Luciana de Souza Leao, University of Michigan
Margarita Rodriguez, University of Michigan
The COVID-19 socioeconomic crisis forced societies to reconsider the role of cash transfer programs for the creation of inclusive social protection systems around the globe. As countries declared the health emergency and implemented lockdowns, cash transfers were created or expanded to compensate households for their lost income and enable citizens to adhere to stay-at-home orders. This paper examines how previous experiences with Conditional Cash Transfers (CCTs) determined how COVID-19 cash assistance were envisioned and operationalized in Brazil and Colombia, the countries with the largest CCTs in South America. Specifically, we investigate how the move from conditional cash transfers to unconditional emergency transfers has impacted policymakers’ understandings of the merits of behavioral conditionalities and policy targeting to alleviate poverty. What were the political and symbolic consequences of providing cash without conditionalities to poor individuals? How did it affect experts' notions of deservingness, as well as of the potential and pitfalls of state intervention in poverty dynamics? To answer these questions, the paper combines analysis of 50 in-depth interviews with key political and bureaucratic elites in Brazil and Colombia with content analysis of official documents produced about cash transfers during the first two years of the pandemic.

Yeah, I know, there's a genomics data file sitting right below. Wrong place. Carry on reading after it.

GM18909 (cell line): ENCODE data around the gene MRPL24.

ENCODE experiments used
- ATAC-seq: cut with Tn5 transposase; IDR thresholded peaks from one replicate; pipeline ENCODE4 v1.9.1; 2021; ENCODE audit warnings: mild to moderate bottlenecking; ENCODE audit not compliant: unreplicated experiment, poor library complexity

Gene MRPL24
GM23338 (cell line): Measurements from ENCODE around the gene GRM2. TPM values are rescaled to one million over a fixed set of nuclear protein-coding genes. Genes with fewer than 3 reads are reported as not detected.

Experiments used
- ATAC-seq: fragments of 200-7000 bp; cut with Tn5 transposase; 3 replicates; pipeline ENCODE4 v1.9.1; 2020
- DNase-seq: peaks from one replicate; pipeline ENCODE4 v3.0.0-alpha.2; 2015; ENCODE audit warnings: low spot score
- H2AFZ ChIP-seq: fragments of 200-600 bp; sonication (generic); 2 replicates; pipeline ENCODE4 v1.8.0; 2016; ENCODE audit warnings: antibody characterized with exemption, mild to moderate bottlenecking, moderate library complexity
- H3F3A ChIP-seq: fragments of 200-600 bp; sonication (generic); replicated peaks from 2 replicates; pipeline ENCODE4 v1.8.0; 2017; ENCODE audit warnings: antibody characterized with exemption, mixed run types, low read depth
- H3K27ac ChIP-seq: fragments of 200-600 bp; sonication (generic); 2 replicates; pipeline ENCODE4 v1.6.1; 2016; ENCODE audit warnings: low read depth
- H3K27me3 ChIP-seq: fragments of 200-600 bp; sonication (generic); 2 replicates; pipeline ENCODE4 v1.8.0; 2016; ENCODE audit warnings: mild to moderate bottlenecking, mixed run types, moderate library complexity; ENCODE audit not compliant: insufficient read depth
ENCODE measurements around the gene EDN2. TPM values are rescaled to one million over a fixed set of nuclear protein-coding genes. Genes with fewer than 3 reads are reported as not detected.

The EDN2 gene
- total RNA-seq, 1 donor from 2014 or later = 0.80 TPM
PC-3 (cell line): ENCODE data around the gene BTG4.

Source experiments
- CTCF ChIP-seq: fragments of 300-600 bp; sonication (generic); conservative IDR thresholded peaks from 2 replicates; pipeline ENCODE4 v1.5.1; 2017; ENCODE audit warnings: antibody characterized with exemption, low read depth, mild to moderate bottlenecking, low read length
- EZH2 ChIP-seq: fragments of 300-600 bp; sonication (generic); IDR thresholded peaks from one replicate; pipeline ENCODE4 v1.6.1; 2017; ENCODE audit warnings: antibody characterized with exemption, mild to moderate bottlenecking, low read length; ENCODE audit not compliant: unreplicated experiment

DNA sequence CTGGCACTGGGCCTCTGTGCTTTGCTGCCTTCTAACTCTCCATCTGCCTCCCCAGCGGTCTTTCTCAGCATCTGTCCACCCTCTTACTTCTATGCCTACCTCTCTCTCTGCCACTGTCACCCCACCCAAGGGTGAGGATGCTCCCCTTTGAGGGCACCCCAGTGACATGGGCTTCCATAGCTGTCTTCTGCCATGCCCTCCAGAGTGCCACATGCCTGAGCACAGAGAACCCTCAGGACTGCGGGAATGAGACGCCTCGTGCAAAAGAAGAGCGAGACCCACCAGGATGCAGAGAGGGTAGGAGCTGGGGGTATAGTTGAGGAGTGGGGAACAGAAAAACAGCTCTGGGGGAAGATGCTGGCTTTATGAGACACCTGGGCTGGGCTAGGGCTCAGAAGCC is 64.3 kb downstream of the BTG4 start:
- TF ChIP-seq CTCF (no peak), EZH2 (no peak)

No extended abstract or paper available
Presented in Session 25. Social Studies of Economic Expertise